Results show that nearly all longan bioplastics are more biodegradable than cornstarch bioplastics, and the bioplastic made of the highest concentrations of both glycerol and zinc oxide (sample B3) resulted in the highest rate of degradation. However, the sample with the lowest concentration of both demonstrated the second highest level of biodegradability, leading to no noticeable trend. Despite this, all samples are promising as being an environmentally friendly alternative to conventional plastics. Only one trial was conducted in order to allow for higher starting masses of each sample; this was done so that the change in mass would be more noticeable. In future experiments, more measurements should be taken over a longer period of time before making conclusions about precise biodegradability levels.
The test should also be contained in a more controlled environment to avoid the impact of fluctuations in light, humidity, and temperature on biodegradability, something that was difficult to do due to the experiment being conducted at home.
The bioplastic made of cornstarch displayed the highest tensile strength, while all longan bioplastics displayed a tensile strength of 0.1 N/mm or 0.2 N/mm. Of the longan bioplastics, those with the highest concentration of ZnO at each amount of glycerol demonstrated the highest tensile strength. This is supported by Abdullah et al. (2020), who concludes that zinc oxide acts as a filler to strengthen starch-based bioplastics. However, sample B2 seemingly broke this trend, which could be a result of needing more precise data points. Test method ASTM can be applied, a common tensile strength test. Bioplastics in group B with higher levels of glycerol also had, on average, higher strengths, which aligns with research (Goswami et al. 2015) that glycerol (propane-1, 2, 3-triol) provides flexibility, acting as a plasticizer and disconnecting polymer chains from one another.
All bioplastics demonstrated fairly high water absorption percentages, with only sample B1 having one below that of the cornstarch bioplastic. This may be attributed to the hydrophilic nature of biopolymers (Sultan and Johari, 2017) and glycerol. Notably, two samples fell apart in the water. This resulted in inconclusive data, and further testing should be conducted to determine if this is an outlier. This may be due to traces of longan pit pulp still remaining in the extracted starch, disintegrating in the water and weakening chemical bonds.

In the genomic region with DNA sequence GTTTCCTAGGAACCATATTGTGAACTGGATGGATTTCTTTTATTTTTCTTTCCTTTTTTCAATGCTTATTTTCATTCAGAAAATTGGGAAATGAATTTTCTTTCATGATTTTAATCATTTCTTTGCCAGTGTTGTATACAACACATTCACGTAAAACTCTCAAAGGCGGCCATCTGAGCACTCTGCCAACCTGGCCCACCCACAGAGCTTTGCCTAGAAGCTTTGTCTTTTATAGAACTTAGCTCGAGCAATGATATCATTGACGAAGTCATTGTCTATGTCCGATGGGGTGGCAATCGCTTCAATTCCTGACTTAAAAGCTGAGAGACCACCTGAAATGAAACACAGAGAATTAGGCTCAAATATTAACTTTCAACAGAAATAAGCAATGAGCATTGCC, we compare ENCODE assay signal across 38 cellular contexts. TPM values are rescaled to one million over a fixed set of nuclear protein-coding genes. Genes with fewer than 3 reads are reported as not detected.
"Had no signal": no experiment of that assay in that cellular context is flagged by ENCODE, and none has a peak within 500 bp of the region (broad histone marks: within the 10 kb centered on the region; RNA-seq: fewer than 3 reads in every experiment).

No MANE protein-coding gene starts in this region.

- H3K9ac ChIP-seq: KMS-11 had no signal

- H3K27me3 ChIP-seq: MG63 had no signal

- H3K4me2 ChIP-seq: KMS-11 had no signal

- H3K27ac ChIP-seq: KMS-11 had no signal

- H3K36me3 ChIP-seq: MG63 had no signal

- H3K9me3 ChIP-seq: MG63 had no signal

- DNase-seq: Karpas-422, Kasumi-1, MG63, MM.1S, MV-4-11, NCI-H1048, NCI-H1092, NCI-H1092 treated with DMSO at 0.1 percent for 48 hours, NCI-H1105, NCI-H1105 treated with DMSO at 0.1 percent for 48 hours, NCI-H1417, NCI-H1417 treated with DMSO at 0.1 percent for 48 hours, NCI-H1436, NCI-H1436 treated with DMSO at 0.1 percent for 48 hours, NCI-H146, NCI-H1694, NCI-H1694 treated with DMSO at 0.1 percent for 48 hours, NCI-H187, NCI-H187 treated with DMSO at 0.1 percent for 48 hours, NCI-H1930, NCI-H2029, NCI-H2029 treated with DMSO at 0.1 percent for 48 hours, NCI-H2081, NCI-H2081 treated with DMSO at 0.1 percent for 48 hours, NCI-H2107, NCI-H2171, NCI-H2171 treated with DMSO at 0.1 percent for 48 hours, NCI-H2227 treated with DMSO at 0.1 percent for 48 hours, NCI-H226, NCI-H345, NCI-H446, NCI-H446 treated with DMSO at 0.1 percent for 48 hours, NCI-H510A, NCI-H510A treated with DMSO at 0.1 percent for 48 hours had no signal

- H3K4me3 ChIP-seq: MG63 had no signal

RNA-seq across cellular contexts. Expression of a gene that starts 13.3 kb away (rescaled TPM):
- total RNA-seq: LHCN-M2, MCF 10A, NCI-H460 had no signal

For future experiments, a centrifuge should be used to guarantee extracted longan starch is not contaminated with leftover pulp. From the water absorption data available, sample B2 is the most viable for commercial use, due to higher water resistance. Taken together, further testing is needed to better characterize the effect of different concentrations of glycerol and zinc oxide on biodegradability, tensile strength and water resistance on longan pit starch bioplastics. However, the ability for all samples to biodegrade seems promising. Bioplastics with higher concentrations of both compounds appear to exhibit higher tensile strengths, which is consistent with the initial hypothesis. This experiment is a first step to fill the data gap regarding longan pit starches with respect to commercially viable substitutes for petroleum based plastics.
In particular, improving the tensile strengths of these bioplastics will need to be explored before determining if they can be a suitable replacement for any of the plastics currently in the market. To ensure accuracy, future research involving more advanced laboratory equipment can conduct trials on a larger scale, such as over extended periods of time or with different concentrations of compounds.